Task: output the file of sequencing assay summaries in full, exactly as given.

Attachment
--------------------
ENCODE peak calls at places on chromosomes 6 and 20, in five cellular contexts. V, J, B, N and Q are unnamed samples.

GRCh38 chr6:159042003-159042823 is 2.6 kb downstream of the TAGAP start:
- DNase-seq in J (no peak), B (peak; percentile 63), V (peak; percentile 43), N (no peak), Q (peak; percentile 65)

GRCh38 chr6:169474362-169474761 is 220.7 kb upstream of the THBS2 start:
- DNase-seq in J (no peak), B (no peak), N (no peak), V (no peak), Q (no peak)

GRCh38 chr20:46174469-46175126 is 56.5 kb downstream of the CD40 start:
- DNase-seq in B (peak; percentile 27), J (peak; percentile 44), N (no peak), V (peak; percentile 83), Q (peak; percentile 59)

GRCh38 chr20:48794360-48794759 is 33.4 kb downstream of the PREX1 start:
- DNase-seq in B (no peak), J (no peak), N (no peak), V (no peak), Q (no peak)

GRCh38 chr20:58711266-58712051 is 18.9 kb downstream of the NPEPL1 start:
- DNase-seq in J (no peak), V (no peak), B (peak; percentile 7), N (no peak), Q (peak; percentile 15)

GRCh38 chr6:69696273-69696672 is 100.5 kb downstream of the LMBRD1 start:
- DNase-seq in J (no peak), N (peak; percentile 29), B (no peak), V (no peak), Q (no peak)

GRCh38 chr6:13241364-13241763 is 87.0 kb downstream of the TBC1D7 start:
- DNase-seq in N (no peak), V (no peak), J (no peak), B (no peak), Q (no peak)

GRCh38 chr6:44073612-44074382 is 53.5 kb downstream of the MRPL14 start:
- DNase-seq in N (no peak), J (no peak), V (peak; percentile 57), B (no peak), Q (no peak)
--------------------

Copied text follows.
ENCODE peak calls at places on chromosomes 6 and 20, in five cellular contexts. V, J, B, N and Q are unnamed samples.

GRCh38 chr6:159042003-159042823 is 2.6 kb downstream of the TAGAP start:
- DNase-seq in J (no peak), B (peak; percentile 63), V (peak; percentile 43), N (no peak), Q (peak; percentile 65)

GRCh38 chr6:169474362-169474761 is 220.7 kb upstream of the THBS2 start:
- DNase-seq in J (no peak), B (no peak), N (no peak), V (no peak), Q (no peak)

GRCh38 chr20:46174469-46175126 is 56.5 kb downstream of the CD40 start:
- DNase-seq in B (peak; percentile 27), J (peak; percentile 44), N (no peak), V (peak; percentile 83), Q (peak; percentile 59)

GRCh38 chr20:48794360-48794759 is 33.4 kb downstream of the PREX1 start:
- DNase-seq in B (no peak), J (no peak), N (no peak), V (no peak), Q (no peak)

GRCh38 chr20:58711266-58712051 is 18.9 kb downstream of the NPEPL1 start:
- DNase-seq in J (no peak), V (no peak), B (peak; percentile 7), N (no peak), Q (peak; percentile 15)

GRCh38 chr6:69696273-69696672 is 100.5 kb downstream of the LMBRD1 start:
- DNase-seq in J (no peak), N (peak; percentile 29), B (no peak), V (no peak), Q (no peak)

GRCh38 chr6:13241364-13241763 is 87.0 kb downstream of the TBC1D7 start:
- DNase-seq in N (no peak), V (no peak), J (no peak), B (no peak), Q (no peak)

GRCh38 chr6:44073612-44074382 is 53.5 kb downstream of the MRPL14 start:
- DNase-seq in N (no peak), J (no peak), V (peak; percentile 57), B (no peak), Q (no peak)